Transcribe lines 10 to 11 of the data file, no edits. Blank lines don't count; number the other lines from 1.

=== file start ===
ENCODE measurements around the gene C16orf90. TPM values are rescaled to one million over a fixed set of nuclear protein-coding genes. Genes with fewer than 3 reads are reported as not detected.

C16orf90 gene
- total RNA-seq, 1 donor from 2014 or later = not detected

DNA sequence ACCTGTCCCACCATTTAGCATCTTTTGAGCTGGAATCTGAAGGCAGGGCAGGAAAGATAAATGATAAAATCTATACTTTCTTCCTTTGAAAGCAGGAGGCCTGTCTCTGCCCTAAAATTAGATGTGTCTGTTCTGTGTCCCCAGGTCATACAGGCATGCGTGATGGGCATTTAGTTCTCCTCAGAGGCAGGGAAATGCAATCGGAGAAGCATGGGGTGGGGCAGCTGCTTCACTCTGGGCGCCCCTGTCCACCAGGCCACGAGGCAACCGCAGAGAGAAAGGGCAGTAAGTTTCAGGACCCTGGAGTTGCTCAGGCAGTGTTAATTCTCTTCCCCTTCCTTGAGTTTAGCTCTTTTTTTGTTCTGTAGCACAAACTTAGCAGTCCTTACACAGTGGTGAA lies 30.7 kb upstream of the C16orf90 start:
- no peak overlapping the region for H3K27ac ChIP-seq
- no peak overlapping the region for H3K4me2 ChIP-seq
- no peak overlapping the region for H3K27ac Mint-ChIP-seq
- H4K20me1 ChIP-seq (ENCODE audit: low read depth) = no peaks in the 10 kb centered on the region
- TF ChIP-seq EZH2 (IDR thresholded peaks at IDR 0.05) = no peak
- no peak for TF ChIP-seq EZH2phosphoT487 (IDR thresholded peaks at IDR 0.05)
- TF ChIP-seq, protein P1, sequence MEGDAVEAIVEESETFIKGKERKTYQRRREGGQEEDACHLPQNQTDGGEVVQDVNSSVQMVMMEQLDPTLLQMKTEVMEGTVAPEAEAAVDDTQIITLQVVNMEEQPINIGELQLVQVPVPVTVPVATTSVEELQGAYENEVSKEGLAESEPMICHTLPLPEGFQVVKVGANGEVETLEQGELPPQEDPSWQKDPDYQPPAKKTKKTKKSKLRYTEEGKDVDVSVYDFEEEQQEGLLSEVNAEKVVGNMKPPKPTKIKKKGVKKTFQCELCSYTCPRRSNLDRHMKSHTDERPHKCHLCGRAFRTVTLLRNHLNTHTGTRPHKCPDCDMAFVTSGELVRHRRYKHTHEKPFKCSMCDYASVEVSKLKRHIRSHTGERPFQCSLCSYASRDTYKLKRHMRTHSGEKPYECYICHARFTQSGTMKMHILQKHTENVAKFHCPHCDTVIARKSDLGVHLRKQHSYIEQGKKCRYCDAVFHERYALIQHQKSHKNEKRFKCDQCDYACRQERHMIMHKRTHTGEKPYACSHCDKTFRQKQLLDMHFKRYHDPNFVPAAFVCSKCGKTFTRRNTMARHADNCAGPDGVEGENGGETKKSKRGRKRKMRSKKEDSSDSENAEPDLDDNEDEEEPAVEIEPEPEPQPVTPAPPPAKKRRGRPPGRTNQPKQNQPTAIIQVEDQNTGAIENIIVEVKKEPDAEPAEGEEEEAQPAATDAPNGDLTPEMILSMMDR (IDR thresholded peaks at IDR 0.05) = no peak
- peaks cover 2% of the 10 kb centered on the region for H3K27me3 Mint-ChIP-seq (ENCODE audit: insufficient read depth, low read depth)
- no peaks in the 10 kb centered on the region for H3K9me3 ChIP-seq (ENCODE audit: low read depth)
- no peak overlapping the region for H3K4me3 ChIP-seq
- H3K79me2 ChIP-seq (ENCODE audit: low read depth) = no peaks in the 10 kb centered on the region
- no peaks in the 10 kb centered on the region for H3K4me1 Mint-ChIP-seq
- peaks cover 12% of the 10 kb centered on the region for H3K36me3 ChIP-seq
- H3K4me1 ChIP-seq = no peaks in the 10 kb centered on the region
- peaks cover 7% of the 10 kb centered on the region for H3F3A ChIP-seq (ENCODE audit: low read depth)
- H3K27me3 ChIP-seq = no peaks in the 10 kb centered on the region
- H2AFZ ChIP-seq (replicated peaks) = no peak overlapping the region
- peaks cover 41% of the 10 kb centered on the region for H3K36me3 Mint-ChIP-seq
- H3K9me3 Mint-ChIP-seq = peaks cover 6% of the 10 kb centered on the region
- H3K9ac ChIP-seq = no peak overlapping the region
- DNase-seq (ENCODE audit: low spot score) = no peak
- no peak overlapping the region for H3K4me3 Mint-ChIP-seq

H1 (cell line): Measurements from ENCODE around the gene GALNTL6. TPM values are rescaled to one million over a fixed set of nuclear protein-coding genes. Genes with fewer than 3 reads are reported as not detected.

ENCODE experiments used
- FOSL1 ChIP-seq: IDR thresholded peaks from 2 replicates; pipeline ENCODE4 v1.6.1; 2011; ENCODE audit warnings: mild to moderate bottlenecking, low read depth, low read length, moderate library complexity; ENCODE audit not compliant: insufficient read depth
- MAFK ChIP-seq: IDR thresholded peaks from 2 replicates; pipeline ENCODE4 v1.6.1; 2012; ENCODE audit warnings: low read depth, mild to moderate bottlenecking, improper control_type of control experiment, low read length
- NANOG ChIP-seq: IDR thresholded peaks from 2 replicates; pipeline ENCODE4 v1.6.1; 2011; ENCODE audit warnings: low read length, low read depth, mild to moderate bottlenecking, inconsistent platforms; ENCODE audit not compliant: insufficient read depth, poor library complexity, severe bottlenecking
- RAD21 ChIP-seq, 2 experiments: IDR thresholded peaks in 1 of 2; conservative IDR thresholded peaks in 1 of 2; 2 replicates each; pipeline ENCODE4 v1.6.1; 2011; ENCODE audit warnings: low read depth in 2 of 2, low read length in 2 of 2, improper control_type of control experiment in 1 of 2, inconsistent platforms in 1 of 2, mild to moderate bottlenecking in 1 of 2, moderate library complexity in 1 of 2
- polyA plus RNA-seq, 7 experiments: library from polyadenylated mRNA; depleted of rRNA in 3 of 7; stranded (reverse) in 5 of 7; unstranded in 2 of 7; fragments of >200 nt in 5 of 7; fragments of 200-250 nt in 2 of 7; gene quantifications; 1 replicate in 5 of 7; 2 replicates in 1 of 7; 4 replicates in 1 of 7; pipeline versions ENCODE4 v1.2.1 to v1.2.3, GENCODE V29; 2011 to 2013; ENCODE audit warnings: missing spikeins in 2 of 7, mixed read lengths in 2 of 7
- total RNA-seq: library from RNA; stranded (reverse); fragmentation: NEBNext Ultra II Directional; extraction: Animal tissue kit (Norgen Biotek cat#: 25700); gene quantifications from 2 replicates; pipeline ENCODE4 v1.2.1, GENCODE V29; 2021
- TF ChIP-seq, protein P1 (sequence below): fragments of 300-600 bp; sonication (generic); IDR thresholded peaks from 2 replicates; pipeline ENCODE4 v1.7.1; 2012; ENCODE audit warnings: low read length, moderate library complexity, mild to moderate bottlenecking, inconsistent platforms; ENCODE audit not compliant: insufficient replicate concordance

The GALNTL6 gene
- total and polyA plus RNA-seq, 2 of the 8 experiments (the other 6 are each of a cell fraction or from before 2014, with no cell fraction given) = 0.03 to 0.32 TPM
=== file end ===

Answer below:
- no peak for TF ChIP-seq EZH2phosphoT487 (IDR thresholded peaks at IDR 0.05)
- TF ChIP-seq, protein P1, sequence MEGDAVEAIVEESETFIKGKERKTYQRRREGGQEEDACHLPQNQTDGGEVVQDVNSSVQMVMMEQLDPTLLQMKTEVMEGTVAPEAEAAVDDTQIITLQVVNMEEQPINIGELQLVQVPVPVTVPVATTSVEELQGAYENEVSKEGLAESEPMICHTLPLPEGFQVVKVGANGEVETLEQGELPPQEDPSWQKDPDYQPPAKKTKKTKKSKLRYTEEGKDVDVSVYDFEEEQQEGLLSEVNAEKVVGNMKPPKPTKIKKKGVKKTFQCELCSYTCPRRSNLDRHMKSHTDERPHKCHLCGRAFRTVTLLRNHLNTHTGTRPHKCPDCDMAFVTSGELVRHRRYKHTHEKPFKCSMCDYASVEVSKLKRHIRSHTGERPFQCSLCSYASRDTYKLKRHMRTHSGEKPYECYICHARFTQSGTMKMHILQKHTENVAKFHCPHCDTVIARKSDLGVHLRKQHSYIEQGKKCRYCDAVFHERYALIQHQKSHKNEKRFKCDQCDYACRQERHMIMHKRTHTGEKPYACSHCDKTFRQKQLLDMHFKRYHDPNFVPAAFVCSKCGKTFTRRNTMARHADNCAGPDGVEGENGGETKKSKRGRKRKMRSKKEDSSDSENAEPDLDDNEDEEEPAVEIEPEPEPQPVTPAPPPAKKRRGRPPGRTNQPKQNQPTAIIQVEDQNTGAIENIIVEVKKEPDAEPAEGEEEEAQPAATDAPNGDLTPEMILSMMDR (IDR thresholded peaks at IDR 0.05) = no peak